The Trend is Bullish and Confirmed
Give the title of this blog (Marea means tide in Italian), I love the opening two paragraphs on this site:
On January 31st,1901 Charles H. Dow compared the stock market to the tides of the ocean when he wrote in the Wall Street Journal "A person watching the tide coming in and who wishes to know the exact spot which marks the high tide, sets a stick in the sand at the points reached by the incoming waves until the stick reaches a position where the waves do not come up to it, and finally recede enough to show that the tide has turned. This method holds good in watching and determining the flood tide of the stock market."
If you think of the Dow Jones Industrial Average as being the measure of the tide on one part of the beach, and the Dow Jones Transportation Average as a measure on another part of the beach, both used to determine that the tide is indeed coming in or going out all along the seashore, rather than rogue waves in one place or the other, you will understand what Dow was getting at. Confirmation by both is an integral part of the Dow Theory.
Here is the Investopedia definition of Dow Theory:
The Dow theory is a financial theory that says the market is in an upward trend if one of its averages (i.e. industrials or transportation) advances above a previous important high and is accompanied or followed by a similar advance in the other average. For example, if the Dow Jones Industrial Average (DJIA) climbs to an intermediate high, the Dow Jones Transportation Average (DJTA) is expected to follow suit within a reasonable period of time.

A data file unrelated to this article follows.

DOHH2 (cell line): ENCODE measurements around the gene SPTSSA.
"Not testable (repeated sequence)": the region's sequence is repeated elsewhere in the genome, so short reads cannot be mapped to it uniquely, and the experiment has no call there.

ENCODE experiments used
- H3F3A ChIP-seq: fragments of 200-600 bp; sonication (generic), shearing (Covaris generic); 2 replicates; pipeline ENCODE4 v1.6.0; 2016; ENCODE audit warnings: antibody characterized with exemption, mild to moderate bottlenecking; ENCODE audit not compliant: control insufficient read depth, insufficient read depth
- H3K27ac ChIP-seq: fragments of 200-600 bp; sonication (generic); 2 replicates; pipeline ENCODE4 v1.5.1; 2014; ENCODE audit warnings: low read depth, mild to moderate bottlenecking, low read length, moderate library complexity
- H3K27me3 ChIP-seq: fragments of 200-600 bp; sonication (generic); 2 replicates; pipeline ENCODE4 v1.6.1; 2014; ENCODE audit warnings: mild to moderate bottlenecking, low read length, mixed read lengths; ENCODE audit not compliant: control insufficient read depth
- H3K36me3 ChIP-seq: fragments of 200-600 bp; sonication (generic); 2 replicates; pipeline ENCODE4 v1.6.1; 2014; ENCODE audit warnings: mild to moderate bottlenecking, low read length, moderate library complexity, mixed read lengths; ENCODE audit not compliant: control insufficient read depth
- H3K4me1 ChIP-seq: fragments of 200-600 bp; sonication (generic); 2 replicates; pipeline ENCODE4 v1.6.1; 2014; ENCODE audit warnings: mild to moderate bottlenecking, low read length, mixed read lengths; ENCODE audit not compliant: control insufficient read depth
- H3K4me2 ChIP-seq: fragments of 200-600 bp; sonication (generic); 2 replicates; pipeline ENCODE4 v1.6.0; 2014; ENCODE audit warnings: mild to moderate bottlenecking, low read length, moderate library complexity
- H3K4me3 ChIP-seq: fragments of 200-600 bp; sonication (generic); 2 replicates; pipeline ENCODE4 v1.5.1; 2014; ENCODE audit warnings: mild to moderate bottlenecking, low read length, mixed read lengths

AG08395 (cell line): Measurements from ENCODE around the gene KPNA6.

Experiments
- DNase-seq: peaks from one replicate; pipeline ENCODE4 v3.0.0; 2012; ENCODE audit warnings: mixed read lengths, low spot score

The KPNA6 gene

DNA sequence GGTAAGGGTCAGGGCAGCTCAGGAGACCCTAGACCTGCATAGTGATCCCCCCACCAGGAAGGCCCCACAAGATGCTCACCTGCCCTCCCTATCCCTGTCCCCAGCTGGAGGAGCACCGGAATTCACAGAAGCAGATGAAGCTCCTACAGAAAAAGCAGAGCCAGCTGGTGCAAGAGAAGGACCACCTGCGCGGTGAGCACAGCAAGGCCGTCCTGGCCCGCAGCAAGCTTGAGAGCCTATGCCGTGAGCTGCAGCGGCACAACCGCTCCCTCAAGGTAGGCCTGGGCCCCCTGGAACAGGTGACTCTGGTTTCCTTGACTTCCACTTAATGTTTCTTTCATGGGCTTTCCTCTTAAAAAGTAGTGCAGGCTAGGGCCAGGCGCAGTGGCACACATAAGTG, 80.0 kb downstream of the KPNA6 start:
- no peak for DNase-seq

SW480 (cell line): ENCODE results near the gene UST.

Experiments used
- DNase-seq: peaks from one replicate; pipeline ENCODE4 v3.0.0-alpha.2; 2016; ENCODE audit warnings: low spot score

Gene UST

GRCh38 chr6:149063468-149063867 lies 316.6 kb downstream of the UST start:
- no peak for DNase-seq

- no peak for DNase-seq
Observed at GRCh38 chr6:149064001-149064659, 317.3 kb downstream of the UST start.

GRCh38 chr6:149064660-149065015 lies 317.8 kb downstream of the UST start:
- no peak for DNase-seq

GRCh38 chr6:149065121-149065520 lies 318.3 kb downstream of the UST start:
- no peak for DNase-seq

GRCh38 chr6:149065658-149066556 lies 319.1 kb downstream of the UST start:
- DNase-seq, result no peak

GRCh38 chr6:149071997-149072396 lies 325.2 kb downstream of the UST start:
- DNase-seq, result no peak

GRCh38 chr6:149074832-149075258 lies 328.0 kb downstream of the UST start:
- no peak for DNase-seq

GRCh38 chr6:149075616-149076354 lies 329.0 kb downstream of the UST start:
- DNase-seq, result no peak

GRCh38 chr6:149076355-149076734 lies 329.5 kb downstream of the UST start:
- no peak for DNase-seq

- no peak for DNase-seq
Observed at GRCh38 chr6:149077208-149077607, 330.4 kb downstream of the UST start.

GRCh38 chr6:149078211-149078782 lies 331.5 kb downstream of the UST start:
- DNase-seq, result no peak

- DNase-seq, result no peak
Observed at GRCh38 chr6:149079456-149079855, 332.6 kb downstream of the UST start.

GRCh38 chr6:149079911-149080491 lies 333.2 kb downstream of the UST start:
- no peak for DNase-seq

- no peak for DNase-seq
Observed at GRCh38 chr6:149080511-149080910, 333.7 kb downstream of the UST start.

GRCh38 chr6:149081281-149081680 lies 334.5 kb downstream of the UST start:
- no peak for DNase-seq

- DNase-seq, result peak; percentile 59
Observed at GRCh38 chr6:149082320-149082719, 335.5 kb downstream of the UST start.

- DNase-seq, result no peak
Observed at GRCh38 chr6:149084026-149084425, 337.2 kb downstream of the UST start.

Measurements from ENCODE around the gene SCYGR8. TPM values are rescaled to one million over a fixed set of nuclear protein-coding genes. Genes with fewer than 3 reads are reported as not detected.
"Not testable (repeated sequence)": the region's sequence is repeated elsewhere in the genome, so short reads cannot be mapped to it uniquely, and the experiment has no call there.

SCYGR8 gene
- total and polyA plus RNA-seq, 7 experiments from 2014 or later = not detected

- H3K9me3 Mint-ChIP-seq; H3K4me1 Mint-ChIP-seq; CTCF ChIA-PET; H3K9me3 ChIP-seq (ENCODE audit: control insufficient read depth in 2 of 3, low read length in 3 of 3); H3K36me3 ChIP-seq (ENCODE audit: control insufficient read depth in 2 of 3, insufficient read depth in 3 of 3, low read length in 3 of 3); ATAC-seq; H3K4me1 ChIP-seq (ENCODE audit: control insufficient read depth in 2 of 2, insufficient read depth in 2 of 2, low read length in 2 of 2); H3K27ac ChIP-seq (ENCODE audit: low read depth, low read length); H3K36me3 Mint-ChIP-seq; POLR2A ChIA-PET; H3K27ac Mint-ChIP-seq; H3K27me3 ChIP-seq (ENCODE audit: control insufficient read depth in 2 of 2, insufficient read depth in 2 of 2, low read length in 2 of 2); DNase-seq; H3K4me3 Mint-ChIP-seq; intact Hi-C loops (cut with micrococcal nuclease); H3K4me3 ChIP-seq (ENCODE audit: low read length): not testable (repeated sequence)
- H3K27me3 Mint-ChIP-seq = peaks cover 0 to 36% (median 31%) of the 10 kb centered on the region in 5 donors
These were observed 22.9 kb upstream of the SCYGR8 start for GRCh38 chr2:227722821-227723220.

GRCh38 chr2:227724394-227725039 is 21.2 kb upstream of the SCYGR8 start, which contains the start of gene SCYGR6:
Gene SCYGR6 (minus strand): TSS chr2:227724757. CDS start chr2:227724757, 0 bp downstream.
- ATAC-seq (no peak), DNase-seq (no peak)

Here are the theorems:
There are three movements of the averages. The first, and most important, is the primary trend. The second, and most deceptive is the secondary reaction. The third, and usually unimportant, is the daily movement.
Both the Industrial and Transportation averages must confirm a trend.
The determination of a major trend has come to be known as a signal to Buy or Sell, although Dow never called them such.
The theory dates back to a time when the US was a much more industrial county. An oversimplified explanation goes something like this: the industrial companies make products and the transportation companies move them. When both groups are doing well, that is a sign that business conditions are strong or improving. When both were doing poorly, that was a sign of trouble. When one was doing well and the other was not (non-confirmation) that was a red flag telling investors to sit up and take notice. In a world that can sometimes be extremely complex, this is nice way to get a high level view of what is happening.
Based on Dow Theory, after the COVID crash, there was a buy signal given on April 6, 2020. Since then, the primary trend in the market has been up. Have there been some waves a long the way? Of course there have. But yesterday, both the Dow Industrials and the Dow Transports traded to new highs. In my mind, that satisfies the second theorem, unlike in February of last year when the Industrials made a new high but the Transports did not (red lines).
While is easy to get caught up in the day-to-day push and pull of the market, sometimes it is nice to take a step back and say “what’s the primary trend and is it being confirmed?” Right now I would answer: “Bullish and Yes” to both of these questions. From there it is simply a matter of finding the areas of the market that are performing the best and likely to continue to do so. That’s the part of the puzzle that keeps me busy most days.
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*Nothing in these pages should be considered investment advice.